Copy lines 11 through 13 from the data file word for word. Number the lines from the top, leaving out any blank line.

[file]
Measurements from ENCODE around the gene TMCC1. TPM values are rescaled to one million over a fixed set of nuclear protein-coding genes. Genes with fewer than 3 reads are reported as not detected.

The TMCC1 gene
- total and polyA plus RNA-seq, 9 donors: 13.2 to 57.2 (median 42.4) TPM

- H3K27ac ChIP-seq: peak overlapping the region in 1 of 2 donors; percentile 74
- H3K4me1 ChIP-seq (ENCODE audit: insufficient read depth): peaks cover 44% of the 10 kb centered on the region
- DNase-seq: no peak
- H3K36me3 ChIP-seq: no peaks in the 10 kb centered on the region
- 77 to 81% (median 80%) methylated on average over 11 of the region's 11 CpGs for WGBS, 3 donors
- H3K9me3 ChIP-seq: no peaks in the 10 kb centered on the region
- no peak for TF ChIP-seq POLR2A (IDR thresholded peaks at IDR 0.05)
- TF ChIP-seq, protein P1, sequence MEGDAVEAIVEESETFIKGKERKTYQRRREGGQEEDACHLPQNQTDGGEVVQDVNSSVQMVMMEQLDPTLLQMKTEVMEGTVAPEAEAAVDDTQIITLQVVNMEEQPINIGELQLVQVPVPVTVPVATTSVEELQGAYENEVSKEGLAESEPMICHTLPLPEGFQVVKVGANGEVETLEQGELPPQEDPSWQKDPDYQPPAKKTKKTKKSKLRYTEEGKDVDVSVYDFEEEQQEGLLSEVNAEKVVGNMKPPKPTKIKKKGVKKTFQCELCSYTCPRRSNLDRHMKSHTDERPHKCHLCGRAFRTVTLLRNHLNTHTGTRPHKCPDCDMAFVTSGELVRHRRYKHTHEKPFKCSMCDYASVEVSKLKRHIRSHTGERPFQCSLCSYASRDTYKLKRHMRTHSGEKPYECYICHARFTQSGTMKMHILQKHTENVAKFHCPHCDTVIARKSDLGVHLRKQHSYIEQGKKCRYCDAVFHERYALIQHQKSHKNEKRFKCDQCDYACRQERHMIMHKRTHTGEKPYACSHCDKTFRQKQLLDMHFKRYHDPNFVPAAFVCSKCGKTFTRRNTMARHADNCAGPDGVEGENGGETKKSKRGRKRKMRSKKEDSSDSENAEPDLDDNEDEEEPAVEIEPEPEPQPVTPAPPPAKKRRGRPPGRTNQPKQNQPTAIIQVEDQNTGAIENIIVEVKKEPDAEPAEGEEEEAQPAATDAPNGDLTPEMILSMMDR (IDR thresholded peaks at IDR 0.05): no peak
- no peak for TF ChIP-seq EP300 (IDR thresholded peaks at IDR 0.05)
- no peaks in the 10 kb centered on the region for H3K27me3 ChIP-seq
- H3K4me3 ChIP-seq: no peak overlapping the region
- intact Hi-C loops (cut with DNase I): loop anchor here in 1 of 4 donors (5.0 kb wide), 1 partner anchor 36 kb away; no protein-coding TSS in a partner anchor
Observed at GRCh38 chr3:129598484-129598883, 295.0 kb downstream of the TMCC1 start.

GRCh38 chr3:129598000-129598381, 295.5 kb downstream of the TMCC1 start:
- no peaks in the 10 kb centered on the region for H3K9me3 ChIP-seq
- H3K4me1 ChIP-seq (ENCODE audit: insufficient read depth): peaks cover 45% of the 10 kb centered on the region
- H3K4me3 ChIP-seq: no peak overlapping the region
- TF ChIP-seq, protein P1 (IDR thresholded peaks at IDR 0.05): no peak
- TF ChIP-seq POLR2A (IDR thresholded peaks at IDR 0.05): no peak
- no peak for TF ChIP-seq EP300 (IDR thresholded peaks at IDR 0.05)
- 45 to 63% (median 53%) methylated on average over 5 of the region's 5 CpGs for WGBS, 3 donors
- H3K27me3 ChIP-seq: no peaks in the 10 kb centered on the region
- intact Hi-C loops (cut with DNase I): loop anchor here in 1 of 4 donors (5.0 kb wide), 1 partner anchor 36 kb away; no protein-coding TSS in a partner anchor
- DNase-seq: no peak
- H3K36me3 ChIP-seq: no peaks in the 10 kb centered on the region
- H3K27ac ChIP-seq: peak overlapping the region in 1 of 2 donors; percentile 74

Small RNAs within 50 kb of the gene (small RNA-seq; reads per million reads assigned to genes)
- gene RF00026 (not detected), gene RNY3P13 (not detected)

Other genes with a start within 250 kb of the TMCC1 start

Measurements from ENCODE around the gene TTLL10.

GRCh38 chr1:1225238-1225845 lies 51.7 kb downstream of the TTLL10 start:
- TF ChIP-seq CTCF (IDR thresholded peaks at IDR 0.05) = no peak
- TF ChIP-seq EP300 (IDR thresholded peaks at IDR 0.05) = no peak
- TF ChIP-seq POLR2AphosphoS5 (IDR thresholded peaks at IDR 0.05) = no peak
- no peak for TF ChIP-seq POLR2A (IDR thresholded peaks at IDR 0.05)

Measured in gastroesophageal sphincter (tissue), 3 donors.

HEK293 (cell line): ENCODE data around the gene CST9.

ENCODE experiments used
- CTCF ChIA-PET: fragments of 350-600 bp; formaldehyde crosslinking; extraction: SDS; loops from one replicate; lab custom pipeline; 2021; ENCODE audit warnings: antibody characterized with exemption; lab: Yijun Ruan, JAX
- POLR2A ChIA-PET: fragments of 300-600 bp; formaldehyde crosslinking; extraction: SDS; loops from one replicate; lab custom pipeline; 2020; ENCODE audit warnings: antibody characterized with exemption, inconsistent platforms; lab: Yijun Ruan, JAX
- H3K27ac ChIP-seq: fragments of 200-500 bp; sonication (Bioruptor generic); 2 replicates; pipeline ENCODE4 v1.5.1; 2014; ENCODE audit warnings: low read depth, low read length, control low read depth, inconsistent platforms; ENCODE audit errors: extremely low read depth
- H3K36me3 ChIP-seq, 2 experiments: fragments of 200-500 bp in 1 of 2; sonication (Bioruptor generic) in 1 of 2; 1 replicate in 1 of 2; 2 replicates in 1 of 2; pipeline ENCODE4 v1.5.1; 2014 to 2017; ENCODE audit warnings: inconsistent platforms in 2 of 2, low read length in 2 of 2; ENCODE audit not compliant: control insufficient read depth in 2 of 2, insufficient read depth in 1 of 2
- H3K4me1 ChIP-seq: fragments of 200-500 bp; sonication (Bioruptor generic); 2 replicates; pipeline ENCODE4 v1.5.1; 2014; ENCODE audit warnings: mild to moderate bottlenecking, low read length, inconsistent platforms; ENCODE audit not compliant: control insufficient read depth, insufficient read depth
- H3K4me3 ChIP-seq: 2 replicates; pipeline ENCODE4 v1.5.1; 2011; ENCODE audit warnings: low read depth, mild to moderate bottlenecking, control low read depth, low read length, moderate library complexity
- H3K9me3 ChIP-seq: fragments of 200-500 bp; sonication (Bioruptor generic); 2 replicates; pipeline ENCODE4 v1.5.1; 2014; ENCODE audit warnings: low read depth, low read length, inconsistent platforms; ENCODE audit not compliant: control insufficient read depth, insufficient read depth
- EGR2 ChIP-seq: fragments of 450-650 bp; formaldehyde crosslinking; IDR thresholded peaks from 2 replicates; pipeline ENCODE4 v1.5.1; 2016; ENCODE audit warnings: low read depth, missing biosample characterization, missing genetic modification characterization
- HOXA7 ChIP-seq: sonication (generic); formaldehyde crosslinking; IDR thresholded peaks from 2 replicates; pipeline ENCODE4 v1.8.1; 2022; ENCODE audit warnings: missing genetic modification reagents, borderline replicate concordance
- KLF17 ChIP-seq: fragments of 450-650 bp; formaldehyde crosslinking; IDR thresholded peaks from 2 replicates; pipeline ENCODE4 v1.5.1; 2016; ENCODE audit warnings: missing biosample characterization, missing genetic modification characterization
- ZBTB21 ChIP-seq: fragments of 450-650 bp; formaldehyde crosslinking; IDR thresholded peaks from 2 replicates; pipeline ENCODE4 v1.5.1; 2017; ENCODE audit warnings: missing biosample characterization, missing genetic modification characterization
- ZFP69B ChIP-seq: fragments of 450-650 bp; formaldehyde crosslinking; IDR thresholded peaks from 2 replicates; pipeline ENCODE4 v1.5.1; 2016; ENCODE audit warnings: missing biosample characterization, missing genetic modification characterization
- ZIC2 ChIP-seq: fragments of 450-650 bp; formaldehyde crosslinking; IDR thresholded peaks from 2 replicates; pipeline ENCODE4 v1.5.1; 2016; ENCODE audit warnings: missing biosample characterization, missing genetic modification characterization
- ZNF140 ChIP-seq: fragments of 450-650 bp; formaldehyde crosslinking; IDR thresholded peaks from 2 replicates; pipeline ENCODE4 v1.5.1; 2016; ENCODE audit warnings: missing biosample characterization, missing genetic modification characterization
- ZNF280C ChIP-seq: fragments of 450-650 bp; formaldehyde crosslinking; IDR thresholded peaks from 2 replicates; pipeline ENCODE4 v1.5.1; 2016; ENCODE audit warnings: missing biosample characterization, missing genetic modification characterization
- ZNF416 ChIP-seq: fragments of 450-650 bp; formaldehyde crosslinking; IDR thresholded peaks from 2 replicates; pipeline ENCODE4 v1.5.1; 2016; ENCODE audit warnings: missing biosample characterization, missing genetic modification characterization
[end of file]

- TF ChIP-seq, protein P1, sequence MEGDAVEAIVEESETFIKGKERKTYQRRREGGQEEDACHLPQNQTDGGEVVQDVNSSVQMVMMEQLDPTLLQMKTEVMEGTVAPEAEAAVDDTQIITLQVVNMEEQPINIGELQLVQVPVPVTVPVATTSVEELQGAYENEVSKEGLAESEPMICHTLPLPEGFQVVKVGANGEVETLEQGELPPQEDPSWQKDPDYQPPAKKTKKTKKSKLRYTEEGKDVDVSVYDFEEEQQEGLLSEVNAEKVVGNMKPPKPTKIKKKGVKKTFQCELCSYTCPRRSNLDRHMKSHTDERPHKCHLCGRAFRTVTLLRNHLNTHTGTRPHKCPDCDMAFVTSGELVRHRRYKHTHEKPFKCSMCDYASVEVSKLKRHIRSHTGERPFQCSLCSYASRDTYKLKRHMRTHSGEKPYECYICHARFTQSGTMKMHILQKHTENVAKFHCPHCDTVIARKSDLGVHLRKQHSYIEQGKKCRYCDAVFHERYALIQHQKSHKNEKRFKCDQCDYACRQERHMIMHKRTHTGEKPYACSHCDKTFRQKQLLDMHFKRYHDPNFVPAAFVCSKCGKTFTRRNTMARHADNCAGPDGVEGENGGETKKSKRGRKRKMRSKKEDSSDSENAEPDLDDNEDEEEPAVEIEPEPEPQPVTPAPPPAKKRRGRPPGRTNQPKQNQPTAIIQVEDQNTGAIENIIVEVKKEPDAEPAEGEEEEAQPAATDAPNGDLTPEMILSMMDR (IDR thresholded peaks at IDR 0.05): no peak
- no peak for TF ChIP-seq EP300 (IDR thresholded peaks at IDR 0.05)
- no peaks in the 10 kb centered on the region for H3K27me3 ChIP-seq